If you become non resident in the UK through the P85 procedure you can only enter the UK for 91 days in any one tax year to maintain your non residential status. Not that this matters a fig as if you are going to pay Italian IT you are going to have an additional liability anyway. If you live under the 183 days in Italyyou are only liable for Italian IT on the money earned in Italy.

You may find the following advice from Your Europe of assistance.

I do hope that you find my reply of assistance.

Customer: replied 1 year ago.
Thank you for your reply, however I'm still confused. As I mentioned, I would not be present in Italy for more than 183 days, so am I right in assuming that I would only pay tax on the days I worked from home (in Rome?). Under this presumption, would I pay tax on the rest of my income under the UK rates? Even if considered a non-resident as I would be there for less than 91 days?If I were to find myself in the UK for more than 91 days would that mean that I would be taxed under the UK system and not the Italian system?

If you are present in Italy for less than the 183 days then you only pay Italian IT on the income you earned in Italy. You must pay tax somewhere, that is a general principle. You cannot swan about the globe simply avoiding tax from country to country by being non resident. In your case, as you are paid by an UK based organisation, your tax base will be deemed to be the UK and the P85 non residency process would be a dead duck. If you overrun the Italian 183 day rule (this sort of rule is very common world wide) then you will be liable to tax in both countries and the Double Taxation Convention will kick in to protect you.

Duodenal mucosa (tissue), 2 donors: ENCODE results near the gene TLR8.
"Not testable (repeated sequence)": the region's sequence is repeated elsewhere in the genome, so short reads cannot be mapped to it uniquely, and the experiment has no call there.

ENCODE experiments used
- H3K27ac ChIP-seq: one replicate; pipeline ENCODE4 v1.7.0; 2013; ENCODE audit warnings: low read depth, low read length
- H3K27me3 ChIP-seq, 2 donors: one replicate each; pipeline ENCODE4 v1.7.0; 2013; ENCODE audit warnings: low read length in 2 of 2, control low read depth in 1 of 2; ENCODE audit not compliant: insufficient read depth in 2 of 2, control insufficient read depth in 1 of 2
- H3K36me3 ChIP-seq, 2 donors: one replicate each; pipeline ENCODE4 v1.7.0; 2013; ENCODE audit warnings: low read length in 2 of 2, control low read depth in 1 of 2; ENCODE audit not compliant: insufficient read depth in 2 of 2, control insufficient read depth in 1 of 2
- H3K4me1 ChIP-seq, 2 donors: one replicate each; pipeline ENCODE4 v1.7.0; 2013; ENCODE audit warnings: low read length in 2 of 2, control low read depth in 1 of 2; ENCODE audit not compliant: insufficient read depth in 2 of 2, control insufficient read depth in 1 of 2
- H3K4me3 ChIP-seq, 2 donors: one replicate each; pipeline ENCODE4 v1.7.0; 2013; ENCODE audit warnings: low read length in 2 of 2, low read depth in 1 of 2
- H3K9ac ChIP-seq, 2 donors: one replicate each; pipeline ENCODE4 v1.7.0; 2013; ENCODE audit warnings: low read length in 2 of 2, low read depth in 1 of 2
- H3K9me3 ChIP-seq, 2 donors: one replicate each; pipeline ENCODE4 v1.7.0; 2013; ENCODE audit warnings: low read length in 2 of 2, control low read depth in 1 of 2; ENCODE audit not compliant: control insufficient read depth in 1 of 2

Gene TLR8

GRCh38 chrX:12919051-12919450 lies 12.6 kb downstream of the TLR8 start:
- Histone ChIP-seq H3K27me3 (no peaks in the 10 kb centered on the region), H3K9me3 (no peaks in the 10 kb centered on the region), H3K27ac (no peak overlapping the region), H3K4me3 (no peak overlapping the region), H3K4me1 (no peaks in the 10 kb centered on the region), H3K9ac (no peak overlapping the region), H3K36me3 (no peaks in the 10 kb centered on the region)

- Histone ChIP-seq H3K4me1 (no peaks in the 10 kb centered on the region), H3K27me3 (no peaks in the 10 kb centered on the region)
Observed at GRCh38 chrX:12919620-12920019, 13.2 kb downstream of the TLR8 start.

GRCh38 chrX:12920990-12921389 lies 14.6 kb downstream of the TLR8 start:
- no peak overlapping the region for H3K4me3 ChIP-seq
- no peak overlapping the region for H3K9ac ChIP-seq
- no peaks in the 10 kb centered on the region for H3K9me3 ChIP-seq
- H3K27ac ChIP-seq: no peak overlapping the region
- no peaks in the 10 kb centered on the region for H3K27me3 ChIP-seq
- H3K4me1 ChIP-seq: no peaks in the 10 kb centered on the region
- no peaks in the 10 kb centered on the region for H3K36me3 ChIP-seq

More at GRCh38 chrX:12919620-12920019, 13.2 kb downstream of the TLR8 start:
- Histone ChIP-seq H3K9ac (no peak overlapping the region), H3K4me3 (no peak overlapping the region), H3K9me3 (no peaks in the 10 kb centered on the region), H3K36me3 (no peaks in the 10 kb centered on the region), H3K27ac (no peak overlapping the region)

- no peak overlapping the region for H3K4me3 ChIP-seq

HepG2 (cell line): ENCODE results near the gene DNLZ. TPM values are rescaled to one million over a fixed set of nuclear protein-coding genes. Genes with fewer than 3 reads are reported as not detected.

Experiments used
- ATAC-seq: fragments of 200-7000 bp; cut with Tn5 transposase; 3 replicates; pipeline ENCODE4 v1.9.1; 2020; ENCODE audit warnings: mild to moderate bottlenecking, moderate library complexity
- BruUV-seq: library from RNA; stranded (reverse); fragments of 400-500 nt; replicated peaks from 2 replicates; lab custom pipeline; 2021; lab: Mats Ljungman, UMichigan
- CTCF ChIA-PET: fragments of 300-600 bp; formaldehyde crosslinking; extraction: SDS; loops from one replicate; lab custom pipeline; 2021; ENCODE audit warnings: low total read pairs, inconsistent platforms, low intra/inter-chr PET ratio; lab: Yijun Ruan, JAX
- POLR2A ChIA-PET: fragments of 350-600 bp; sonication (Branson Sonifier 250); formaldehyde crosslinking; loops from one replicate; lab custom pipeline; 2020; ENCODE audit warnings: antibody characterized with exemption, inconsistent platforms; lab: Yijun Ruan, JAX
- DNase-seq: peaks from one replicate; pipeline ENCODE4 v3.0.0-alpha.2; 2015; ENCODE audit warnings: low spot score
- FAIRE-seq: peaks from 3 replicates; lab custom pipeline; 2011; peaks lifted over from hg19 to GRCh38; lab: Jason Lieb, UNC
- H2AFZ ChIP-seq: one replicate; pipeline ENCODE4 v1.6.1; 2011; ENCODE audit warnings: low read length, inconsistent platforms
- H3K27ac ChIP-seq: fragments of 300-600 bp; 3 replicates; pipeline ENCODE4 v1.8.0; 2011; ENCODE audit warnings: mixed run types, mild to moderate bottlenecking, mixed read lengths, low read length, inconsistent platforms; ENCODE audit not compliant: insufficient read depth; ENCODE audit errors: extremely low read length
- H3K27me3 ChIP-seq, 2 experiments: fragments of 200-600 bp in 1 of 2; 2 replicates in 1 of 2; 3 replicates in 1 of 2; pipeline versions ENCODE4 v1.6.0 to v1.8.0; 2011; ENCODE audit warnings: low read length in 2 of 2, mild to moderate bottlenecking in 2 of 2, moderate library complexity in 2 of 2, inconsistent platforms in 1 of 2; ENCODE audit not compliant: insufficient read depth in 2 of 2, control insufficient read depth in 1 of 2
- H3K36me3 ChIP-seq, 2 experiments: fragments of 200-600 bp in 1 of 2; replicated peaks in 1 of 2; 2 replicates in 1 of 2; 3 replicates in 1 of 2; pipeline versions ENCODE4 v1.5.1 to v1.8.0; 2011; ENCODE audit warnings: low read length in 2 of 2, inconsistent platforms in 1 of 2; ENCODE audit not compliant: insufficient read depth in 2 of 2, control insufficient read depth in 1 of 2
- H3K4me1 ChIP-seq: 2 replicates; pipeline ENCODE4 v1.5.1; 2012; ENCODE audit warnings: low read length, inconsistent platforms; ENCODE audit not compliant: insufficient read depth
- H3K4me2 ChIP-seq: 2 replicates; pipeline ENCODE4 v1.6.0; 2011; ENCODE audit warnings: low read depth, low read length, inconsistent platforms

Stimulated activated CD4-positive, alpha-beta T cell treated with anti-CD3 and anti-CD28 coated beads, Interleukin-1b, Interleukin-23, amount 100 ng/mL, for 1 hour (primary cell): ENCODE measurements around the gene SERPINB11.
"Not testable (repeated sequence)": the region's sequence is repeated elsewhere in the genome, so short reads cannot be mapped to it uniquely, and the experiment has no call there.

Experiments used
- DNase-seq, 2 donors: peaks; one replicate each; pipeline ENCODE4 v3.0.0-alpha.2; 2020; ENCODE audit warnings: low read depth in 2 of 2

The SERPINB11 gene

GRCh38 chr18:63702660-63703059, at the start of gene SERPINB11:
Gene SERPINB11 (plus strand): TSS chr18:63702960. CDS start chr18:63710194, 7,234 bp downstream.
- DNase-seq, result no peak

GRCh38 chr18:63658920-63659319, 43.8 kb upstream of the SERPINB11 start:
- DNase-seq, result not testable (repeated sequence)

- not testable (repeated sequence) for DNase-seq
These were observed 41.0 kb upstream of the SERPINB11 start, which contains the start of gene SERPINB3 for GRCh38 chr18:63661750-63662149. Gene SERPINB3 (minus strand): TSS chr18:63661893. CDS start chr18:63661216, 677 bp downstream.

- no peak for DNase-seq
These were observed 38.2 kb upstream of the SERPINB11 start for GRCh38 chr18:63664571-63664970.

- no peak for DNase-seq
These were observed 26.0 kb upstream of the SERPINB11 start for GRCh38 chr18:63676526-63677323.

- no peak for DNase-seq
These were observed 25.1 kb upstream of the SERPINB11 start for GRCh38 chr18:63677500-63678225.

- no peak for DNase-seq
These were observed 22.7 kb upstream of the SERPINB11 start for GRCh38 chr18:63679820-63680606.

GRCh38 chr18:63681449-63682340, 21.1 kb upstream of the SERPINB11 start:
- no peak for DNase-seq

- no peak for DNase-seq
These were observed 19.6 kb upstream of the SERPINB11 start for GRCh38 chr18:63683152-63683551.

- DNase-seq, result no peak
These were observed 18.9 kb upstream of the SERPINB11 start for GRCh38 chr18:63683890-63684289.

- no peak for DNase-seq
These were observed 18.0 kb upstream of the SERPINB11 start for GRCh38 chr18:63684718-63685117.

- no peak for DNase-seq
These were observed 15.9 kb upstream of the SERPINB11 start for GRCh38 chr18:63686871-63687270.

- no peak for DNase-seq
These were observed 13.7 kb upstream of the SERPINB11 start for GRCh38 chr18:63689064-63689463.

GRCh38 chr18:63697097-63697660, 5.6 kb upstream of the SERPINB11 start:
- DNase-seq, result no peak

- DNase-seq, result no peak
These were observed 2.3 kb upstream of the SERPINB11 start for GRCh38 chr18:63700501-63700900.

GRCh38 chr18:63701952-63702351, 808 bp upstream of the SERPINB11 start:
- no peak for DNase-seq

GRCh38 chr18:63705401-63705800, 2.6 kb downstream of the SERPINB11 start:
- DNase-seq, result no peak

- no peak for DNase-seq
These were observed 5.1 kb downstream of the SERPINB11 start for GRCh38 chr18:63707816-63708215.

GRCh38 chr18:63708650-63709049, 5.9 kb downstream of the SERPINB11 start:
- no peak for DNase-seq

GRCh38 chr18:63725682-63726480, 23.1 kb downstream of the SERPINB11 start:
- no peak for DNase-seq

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Customer: replied 1 year ago.
I have two more questions as I'd like to be as certain as possible:
1. So if I were present in Italy for less than 183 days, the fact that I might not be present in the UK for more than 90 days would not be an issue and I would pay UK tax regardless as I am payrolled in the UK? Is this a correct interpretation?2. I understand that I would only pay IT for the days worked from home in Italy, would I also be taxed for these days in the UK? How would I or my company declare to the Italian tax authorities which of the days I was present in Italy I actually worked on and wasn't say on leave or taking days in lieu?Many thanks for your continued time and effort in helping me with this.

1. Yes, you must be taxed somewhere. The 93 day rule (actually 91) only comes into play if you seek to have non residential UK tax status through the P85 process which in your situation will not be tolerated.

2. As you are being paid by an UK organisation through PAYE then there will be an element of double taxation, but the tax credit system under the Convention will smooth out the process. You, not your company, would have to make the necessary declaration to the Italian tax authorities.

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Customer: replied 1 year ago.
Wonderful, thank you for helping me on this!

Thank you for your support.

And your generous bonus.